Prairie provinces’ debt a ticking time bomb

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The debt in Canada’s Prairie provinces has grown colossally during the COVID-19 pandemic, just as debt has in the rest of Canada and around the world.

At the end of 2020, Alberta’s debt was estimated at $98 billion, Manitoba’s was $28.6 billion and Saskatchewan’s was $15 billion.

These debts are an economic burden for the taxpayers and their effects will be felt in the long term. The younger generations will be the most affected. They will inherit degraded public finances and higher risk of paying for it.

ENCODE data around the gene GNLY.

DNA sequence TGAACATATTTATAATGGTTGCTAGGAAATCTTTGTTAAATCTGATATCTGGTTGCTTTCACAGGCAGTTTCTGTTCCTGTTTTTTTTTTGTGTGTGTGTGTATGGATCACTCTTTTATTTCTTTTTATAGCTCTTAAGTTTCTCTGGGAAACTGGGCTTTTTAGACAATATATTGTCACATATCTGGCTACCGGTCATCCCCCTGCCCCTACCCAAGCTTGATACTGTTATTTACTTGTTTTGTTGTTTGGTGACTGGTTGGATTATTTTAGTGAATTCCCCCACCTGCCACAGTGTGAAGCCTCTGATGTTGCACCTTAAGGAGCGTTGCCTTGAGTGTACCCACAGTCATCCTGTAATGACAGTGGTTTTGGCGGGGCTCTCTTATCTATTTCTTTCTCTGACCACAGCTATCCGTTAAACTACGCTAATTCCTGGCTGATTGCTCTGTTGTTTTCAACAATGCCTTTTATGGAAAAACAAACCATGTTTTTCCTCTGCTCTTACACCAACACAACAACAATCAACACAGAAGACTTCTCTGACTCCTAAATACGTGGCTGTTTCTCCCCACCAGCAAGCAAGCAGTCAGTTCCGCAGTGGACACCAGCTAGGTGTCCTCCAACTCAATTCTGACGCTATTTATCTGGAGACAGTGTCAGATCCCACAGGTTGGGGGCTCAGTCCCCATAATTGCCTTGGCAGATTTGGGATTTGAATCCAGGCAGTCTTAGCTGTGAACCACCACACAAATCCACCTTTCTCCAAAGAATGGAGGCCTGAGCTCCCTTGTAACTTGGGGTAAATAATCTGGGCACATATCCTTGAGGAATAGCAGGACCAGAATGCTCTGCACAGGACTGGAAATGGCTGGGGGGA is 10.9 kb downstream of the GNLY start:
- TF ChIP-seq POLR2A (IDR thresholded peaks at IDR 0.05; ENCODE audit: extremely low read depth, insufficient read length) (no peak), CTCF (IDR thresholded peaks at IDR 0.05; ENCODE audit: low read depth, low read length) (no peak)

Repaying the debt will be challenging for governments, even those with the best of intentions. Even with large provincial surpluses, it will take a long time to repay the debt.

Alberta’s largest surplus, in 2005-06, was about $8.5 billion; Manitoba had a surplus of $562 million in 2004-05; and Saskatchewan’s surplus in 2008-09 was $3 billion.

Based on those surpluses, it would take 12 years for Alberta to repay its debt, 50 years in Manitoba and five years in Saskatchewan. And that would occur only if these provinces enjoyed their largest surpluses year after year without interruption, and didn’t account for interest or the federal debt.

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